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The Vendo Company & The Sanden Corporation merger – Feature Article (3 of 3)

With the Oil Crisis in America hitting the people and businesses hard, it was a turbulent time for the United States. Having faced financial loses, The Vendo Company chose to streamline and concentrate solely on its drinks vending machine distribution division. This was one the most lucrative and sturdy pockets of business held by The Vendo Company and they had much previous success in the sector. Even though the site held in Kansas was closed, the company still kept plants functioning in Fresno, California and Corinth, Mississippi [1] In 1982, Elmer F Pierson, the founder of The Vendo Company, died aged 85. Elmer was praised for having been “One of the first business executives to express that there should be an interconnection between the corporate world and the art world” [2]

The 1980’s brought together two incredibly influential and successful companies that had mutually reflective qualities and had similar histories, despite being on different continents, with no relationship, and no affiliations to this point. Both had innovative ideas and developed iconic models that changed development, designs and productions within their fields, both made pursuits in varied areas of business and both made significant impact on the war effort for their alliance. These unique characteristics created a sort of symmetry and connection between the two companies even before their merger in 1988. Potentially, their relationship was laden with barriers such as, language, culture and social differences to name a few; but maybe all barriers are there to be overcome or perhaps they were never there to begin with; wherever the reality lies, the outcome was that the Japanese Sanden Corporation (who had experience of their own vending products, already released on the market) acquired the Vendo Company. The company received technical and financial support from its new parent company [3] and many saw The Vendo Company revitalised by the input and nurture that Sanden Corporation bestowed upon it. It wasn’t long before The Vendo Company began introducing innovations to the automated goods distribution market again. Showing that the support had truly helped rejuvenate the company.

In 1996 the Sanden Company was awarded an EPA prize (contribution to ozone layer preservation) by the US Environment Protection Agency. [4] The welfare of the environment became a pioneering drive behind The Sanden Corporation and Mr. Kaihei Ushikubo is reputable for being, amongst other things, environmentally conscious. This is still a core value in the company today. In 1999, Mr. Kaihei Ushikubo died aged 94. The Vendo Company continued to expand and in the early 2000’s moved its headquarters to Dallas, Texas and not long after changed its name, as a mark of thanks, loyalty and respect to its parent company. SandenVendo was born.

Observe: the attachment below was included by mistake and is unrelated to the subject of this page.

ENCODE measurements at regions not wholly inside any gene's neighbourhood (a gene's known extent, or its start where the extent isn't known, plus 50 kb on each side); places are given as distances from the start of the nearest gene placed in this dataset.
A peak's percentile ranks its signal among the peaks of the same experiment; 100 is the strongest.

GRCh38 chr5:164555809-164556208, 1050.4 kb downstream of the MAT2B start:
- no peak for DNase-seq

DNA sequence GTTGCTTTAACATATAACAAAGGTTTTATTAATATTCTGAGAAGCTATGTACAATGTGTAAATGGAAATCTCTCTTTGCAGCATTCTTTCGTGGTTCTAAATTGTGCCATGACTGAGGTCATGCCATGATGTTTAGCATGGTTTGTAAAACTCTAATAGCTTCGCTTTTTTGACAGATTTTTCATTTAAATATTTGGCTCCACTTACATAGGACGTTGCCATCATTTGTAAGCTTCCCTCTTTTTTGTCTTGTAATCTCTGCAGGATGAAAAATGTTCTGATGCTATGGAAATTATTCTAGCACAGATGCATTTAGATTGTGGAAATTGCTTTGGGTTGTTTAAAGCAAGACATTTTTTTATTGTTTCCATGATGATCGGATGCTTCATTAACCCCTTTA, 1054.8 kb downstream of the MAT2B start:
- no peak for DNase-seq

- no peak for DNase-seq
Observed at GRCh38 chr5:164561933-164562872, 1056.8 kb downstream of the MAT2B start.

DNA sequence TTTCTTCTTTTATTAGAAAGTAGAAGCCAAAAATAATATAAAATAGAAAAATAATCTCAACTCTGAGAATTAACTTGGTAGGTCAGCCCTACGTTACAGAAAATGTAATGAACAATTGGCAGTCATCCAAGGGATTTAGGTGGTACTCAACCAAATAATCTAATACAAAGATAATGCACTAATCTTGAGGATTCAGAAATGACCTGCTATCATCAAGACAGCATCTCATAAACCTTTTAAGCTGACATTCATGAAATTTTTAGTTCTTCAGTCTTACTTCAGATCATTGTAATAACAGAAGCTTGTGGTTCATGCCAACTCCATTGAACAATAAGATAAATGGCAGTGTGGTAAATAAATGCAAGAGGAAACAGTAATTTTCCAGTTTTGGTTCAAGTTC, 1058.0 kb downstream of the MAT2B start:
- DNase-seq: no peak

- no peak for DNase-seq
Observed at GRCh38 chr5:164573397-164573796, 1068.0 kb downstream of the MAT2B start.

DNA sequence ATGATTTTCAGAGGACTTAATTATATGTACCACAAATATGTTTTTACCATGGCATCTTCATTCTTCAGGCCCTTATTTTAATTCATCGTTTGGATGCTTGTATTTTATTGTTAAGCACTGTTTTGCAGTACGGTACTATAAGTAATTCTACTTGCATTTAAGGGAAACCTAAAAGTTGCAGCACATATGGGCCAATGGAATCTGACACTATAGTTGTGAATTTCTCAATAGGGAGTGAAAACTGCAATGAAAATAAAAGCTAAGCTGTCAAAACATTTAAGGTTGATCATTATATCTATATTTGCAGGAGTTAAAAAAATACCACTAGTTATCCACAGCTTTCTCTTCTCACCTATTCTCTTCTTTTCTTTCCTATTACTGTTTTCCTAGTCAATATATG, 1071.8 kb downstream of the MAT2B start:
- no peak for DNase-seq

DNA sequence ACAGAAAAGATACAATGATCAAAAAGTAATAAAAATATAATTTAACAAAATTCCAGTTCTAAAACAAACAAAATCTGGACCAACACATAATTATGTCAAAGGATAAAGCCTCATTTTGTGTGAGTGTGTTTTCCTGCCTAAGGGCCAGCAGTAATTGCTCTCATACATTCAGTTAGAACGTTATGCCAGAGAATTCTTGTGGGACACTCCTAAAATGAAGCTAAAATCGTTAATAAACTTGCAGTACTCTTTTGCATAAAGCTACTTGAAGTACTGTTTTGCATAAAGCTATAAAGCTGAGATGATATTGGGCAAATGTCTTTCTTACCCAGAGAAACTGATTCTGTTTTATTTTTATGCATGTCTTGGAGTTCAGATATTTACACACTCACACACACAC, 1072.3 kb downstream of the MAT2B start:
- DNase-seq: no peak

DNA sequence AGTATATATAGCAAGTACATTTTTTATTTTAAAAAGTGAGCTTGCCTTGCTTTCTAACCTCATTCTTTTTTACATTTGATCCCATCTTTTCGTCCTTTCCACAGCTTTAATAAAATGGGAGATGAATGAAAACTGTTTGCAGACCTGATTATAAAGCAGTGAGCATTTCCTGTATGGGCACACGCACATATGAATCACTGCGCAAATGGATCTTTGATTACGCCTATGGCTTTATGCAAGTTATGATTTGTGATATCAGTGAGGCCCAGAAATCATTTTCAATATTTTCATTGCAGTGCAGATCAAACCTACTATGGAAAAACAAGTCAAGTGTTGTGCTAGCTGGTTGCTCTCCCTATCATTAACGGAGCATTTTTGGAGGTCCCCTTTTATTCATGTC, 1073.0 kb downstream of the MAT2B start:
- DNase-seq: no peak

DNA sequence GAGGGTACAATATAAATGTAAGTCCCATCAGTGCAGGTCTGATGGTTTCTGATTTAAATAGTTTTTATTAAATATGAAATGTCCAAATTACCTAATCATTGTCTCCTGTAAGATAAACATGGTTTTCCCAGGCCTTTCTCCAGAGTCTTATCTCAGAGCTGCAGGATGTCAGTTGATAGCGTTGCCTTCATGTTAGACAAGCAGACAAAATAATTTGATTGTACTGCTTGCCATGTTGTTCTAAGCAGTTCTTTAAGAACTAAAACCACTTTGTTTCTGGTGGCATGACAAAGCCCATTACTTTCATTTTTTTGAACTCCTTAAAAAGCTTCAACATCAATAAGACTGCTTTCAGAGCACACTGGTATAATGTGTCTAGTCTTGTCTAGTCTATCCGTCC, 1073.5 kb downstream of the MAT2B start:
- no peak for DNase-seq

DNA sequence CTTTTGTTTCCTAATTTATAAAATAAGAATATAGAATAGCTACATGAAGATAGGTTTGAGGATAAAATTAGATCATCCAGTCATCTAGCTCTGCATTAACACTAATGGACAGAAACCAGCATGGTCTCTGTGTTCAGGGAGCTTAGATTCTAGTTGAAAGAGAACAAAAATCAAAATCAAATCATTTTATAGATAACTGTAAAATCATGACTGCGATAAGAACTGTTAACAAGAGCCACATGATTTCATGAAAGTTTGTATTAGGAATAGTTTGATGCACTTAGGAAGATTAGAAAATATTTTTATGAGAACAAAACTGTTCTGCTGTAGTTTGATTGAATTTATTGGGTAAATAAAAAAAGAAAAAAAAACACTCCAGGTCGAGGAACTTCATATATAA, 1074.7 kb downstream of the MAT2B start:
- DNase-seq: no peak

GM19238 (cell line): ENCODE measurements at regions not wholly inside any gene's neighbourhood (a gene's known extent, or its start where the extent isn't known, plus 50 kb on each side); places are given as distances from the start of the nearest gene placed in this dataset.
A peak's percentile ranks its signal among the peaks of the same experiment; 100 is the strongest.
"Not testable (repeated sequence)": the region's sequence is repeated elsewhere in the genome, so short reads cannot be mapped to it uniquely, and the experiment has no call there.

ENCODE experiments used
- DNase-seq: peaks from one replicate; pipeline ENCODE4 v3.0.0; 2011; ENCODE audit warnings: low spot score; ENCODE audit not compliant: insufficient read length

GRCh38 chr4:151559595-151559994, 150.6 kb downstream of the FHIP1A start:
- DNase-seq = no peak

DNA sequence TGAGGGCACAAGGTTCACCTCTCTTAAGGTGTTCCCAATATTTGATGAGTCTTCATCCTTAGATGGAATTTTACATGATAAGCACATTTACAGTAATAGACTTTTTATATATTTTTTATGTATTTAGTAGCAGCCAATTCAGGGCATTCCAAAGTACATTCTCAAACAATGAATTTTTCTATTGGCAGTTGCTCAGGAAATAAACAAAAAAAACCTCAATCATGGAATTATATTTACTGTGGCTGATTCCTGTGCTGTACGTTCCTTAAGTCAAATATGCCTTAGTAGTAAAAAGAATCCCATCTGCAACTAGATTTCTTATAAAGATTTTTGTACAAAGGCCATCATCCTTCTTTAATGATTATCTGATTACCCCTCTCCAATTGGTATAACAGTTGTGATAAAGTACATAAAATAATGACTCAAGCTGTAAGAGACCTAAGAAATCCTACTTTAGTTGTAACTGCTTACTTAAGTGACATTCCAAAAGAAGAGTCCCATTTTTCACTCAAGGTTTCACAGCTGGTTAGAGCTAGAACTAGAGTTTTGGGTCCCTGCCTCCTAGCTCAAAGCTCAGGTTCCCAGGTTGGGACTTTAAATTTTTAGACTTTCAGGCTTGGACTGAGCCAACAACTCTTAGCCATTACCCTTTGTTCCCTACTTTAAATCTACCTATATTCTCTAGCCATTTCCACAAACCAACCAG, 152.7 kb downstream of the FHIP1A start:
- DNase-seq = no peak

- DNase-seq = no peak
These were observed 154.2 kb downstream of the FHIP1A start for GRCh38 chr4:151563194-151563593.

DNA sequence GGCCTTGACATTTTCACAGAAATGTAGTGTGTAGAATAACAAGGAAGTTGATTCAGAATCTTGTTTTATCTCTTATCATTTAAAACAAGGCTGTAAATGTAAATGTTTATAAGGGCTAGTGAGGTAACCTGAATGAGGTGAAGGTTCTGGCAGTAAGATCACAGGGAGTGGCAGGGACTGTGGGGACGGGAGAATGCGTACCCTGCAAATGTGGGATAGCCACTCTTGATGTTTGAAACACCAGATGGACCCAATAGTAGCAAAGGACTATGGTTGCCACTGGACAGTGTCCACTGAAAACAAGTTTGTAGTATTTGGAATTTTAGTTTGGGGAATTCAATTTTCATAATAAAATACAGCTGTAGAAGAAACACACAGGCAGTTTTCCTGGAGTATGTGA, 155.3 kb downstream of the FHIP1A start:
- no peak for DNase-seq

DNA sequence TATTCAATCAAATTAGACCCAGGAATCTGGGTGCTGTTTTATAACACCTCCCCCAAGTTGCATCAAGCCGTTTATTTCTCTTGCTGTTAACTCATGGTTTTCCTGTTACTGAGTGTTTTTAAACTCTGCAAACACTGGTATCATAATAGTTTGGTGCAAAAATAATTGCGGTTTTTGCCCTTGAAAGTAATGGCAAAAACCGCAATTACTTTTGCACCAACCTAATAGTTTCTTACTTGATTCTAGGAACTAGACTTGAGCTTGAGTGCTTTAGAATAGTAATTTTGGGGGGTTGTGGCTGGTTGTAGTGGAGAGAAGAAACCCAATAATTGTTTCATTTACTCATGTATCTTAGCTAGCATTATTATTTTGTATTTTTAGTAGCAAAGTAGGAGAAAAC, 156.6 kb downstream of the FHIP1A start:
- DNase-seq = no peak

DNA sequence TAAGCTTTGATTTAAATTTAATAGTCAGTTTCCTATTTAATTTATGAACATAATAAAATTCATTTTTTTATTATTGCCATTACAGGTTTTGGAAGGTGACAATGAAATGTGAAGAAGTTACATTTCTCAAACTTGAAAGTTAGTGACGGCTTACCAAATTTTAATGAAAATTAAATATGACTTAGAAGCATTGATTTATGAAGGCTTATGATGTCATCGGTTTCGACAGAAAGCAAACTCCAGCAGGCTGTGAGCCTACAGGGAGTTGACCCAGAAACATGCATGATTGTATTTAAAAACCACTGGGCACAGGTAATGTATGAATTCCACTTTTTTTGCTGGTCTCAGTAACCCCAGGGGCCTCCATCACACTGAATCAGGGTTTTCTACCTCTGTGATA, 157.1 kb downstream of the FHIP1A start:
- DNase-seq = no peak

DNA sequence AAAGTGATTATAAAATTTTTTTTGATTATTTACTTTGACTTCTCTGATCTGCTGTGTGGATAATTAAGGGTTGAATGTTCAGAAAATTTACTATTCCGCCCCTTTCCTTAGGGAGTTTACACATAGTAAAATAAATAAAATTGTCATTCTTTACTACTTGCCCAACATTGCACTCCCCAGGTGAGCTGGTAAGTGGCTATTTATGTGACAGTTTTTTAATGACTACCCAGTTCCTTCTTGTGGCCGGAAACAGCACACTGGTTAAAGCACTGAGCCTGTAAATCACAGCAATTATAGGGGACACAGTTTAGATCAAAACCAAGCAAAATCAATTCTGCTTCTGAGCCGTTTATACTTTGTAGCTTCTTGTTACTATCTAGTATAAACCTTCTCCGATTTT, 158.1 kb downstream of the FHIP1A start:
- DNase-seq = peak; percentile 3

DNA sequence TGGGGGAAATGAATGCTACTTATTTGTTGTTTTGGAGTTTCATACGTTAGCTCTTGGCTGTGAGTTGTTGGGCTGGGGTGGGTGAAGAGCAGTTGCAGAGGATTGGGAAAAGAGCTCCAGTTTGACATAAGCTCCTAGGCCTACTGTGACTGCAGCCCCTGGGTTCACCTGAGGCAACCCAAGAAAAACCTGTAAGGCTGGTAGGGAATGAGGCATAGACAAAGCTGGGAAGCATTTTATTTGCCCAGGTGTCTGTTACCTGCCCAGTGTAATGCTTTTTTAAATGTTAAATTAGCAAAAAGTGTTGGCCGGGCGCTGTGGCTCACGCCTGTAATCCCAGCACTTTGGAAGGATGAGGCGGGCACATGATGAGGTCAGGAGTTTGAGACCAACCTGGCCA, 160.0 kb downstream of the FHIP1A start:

Today SandenVendo is a global enterprise that needs no introduction. It has, as a company, been integral in pushing the markets technology boundaries and in 2004 revealed the first vending machine equipped with C02. The company has flourished. The factory in Italy has expanded and there are now offices in Japan, Spain, Germany, France and Belgium. Keeping up with the rapidly growing market, SandenVendo have also started a Coffee sector of the business and in 2015 developed a new coffee machine; the company continues to advance the vending industry into a new era.

It seems lamentable, on reflection that neither the founder of The Vendo Company, Mr. Elmer F. Pierson, or the founder of The Sanden Corporation, Mr. Kaihei Ushikubo, would live to see their companies names stand side-by-side, as they sleekly merged and blossomed into the universal giant it is today; arguably, dominating the worlds vending stage. The consistent correlation and commonality between these two corporations seems, looking through their history, to have transcended any obstacles, barriers and complications with ease and with equal, mutual respect. Perhaps this relationship expertly highlights the Sanden company creed, bestowed upon the company by the late Mr. Kaihei Ushikubo,

“Let us Develop with Wisdom and Prosper in Harmony.”

With all the honour and respect that comes with a mission statement such as this, it seems that this is exactly how it was for both The Sanden Corporation and SandenVendo, and how it continues to be today.

 

ご興味頂きありがとうございました。

 

 

 

 

Footnotes:

[1] https://en.wikipedia.org
[2] https://kchistory.org Daniel Coleman “Elmer F. Pierson, Founder of the Vendo Company”
[3] https://en.wikipedia.org
[4] https://www.sanden.co.jp

Sources:

https://www.japantimes.co.jp “When industry works in step with nature” by C.W. Nicol

https://www.sandenvendo.it/en/history/

https://www.wasabi-jpn.com

https://en.wikipedia.org/wiki/Vendo

https://www.sanden.co.jp

https://www.vendingtimes.com

https://kchistory.org Daniel Coleman “Elmer F. Pierson, Founder of the Vendo Company”

https://kchistory.org Jason Roe, Digital History Specialist

https://pendergastkc.org Jason Roe, Digital History Specialist

The beginning of Sanden – Feature Article (2 of 3)

Mr. Kaihei Ushikubo started it all for Sanden. He was 34 and managing a textile mill when World War II broke out. At this time, private sector manufacturing plants were enforced to either shift into the sector of ammunition producing plants or close their business. [1] This is how the predecessor of The Sanden Corporation was created, in 1943, with 198,000 Yen, which in today’s terms is round about £1,400; it was named The Sankyo Electric Company. (The original site the company was built on, is where the present Head Office of Sanden is still currently located today!)  Mr. Ushikubo’s company showed great aptitude for flexibility and was able to adapt quickly to the changes happening in the world around it.  The company was very electronically minded, and technology driven and specialised in mica-condensers, wireless communication devices and paper-condensers, to name a few. These were developed using synthetic resin molding.